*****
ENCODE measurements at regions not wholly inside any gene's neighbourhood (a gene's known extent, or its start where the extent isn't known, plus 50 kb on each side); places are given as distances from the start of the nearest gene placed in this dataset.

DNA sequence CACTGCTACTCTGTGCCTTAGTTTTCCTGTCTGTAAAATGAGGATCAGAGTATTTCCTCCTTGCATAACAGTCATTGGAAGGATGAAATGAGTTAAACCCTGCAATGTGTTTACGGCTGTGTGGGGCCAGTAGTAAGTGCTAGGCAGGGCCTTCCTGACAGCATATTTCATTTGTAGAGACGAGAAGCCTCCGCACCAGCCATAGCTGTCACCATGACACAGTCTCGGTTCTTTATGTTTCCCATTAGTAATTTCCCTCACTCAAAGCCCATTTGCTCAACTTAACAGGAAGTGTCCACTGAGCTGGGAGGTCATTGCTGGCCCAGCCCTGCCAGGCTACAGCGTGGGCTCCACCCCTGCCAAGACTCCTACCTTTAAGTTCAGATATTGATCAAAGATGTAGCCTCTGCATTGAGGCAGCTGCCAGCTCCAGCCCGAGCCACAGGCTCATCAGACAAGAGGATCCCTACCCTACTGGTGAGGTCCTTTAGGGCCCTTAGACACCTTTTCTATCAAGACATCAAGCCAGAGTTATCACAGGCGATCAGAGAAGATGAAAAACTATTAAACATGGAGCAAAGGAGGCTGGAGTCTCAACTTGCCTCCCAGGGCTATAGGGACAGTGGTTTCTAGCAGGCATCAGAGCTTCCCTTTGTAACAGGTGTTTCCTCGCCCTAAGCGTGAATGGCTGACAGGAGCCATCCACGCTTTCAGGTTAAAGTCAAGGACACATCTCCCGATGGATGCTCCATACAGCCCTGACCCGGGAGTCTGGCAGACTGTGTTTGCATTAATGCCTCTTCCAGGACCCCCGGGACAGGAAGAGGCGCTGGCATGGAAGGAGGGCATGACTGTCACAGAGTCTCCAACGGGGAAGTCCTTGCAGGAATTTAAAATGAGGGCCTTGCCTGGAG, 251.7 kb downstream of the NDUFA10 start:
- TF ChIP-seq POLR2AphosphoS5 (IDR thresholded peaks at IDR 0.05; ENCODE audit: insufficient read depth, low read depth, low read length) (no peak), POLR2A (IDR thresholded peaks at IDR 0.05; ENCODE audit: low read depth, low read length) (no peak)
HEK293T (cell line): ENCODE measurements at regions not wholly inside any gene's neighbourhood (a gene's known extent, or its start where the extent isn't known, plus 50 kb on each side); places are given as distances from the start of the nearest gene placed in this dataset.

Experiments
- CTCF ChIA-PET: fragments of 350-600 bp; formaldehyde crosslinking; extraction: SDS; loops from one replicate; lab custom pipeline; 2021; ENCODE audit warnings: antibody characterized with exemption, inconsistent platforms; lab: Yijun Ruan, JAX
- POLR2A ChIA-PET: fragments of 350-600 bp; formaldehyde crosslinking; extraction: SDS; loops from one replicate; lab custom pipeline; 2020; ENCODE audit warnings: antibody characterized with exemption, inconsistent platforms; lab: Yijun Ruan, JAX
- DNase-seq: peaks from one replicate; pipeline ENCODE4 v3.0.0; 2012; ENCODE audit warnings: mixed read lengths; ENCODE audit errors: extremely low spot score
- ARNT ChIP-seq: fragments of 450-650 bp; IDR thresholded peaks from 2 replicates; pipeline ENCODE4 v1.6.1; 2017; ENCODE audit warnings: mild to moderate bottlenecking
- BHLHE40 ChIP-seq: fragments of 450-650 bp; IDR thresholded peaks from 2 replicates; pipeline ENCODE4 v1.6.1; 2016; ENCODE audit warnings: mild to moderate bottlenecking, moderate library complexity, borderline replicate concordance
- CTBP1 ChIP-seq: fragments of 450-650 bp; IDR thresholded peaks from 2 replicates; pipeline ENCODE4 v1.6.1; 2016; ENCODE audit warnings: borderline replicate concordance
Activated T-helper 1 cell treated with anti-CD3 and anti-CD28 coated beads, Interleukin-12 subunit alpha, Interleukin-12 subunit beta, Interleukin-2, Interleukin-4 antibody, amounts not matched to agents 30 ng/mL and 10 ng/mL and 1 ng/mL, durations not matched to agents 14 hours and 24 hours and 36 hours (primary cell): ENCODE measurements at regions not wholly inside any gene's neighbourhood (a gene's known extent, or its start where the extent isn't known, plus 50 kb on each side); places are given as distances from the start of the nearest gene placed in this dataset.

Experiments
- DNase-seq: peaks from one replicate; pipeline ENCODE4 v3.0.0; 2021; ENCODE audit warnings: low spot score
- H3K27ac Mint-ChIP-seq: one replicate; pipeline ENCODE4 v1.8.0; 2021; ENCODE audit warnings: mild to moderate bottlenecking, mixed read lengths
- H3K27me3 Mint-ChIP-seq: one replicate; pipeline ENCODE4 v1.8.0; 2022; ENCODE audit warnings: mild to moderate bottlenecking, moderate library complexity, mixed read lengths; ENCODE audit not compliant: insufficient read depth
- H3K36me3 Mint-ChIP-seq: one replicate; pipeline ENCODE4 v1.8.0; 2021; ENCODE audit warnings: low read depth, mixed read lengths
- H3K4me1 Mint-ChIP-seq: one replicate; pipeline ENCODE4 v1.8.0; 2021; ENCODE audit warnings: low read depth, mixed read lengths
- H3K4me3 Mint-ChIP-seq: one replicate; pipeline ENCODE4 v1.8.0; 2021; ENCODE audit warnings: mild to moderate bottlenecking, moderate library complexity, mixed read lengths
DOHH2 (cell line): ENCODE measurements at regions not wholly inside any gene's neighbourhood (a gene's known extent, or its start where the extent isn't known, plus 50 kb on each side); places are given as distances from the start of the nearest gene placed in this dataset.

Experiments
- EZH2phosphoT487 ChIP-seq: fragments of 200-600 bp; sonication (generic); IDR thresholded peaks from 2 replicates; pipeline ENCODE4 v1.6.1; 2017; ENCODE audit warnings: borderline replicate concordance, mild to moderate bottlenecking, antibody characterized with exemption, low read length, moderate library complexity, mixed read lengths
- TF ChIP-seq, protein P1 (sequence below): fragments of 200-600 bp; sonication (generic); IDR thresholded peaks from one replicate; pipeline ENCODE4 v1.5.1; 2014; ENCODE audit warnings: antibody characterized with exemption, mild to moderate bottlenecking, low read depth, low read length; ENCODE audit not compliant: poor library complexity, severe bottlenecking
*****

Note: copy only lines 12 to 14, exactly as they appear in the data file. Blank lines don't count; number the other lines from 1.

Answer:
Activated T-helper 1 cell treated with anti-CD3 and anti-CD28 coated beads, Interleukin-12 subunit alpha, Interleukin-12 subunit beta, Interleukin-2, Interleukin-4 antibody, amounts not matched to agents 30 ng/mL and 10 ng/mL and 1 ng/mL, durations not matched to agents 14 hours and 24 hours and 36 hours (primary cell): ENCODE measurements at regions not wholly inside any gene's neighbourhood (a gene's known extent, or its start where the extent isn't known, plus 50 kb on each side); places are given as distances from the start of the nearest gene placed in this dataset.

Experiments
- DNase-seq: peaks from one replicate; pipeline ENCODE4 v3.0.0; 2021; ENCODE audit warnings: low spot score